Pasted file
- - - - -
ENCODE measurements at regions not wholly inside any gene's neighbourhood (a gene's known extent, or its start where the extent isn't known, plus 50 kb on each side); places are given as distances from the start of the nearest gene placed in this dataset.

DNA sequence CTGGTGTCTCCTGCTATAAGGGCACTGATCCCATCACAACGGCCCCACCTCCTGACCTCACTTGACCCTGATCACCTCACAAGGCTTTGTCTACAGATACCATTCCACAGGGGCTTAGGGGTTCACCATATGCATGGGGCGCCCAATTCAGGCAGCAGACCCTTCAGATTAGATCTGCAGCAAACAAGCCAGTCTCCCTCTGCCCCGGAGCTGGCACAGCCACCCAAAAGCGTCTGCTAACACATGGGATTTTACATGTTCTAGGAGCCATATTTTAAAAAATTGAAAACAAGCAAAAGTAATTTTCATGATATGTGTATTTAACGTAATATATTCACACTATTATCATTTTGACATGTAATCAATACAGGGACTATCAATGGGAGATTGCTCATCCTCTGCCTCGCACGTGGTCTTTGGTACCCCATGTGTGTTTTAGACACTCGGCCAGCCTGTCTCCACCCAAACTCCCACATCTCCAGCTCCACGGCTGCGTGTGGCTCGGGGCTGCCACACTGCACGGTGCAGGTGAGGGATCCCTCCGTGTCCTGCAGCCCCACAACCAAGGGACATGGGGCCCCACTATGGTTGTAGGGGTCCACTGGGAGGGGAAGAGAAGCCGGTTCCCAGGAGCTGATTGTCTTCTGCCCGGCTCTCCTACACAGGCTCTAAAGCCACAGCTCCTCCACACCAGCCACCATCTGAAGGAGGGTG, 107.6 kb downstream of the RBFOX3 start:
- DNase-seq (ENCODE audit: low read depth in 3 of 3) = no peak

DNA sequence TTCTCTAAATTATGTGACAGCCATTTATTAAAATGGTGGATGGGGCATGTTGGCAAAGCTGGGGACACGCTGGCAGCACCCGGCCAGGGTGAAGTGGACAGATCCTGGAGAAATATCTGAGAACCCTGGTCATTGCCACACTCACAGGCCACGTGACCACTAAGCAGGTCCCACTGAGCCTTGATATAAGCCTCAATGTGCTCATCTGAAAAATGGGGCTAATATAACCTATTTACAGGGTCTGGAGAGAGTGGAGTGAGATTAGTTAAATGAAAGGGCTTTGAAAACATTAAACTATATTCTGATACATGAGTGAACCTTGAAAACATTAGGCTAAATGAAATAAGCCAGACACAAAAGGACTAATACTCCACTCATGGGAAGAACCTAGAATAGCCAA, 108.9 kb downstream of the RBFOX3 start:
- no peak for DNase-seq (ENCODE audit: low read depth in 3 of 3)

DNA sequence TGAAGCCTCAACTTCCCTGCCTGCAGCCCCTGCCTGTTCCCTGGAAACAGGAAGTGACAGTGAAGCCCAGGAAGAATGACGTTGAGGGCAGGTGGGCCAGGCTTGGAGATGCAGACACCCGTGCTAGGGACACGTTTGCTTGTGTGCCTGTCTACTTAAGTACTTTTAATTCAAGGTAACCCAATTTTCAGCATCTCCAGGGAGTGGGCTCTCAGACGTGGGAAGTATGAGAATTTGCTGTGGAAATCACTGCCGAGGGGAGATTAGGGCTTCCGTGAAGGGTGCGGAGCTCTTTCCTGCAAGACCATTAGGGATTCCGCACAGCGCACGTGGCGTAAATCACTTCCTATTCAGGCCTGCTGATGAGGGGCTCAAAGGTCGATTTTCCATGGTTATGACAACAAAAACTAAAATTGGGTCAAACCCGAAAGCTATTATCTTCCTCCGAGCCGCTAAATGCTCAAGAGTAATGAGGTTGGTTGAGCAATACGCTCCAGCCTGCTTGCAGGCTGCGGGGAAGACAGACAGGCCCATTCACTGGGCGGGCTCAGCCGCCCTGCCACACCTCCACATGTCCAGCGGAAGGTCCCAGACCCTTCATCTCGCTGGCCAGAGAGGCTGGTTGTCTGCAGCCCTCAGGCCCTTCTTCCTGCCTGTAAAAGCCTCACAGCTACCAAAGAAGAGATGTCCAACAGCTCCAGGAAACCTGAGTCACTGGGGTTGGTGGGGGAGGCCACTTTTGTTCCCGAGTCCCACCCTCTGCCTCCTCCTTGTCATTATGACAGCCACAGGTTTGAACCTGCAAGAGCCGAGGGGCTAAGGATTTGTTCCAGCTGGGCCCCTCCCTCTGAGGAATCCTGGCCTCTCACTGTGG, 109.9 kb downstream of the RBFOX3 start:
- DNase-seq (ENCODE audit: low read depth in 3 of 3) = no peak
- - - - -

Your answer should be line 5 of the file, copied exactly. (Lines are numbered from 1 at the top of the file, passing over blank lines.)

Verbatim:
- no peak for DNase-seq (ENCODE audit: low read depth in 3 of 3)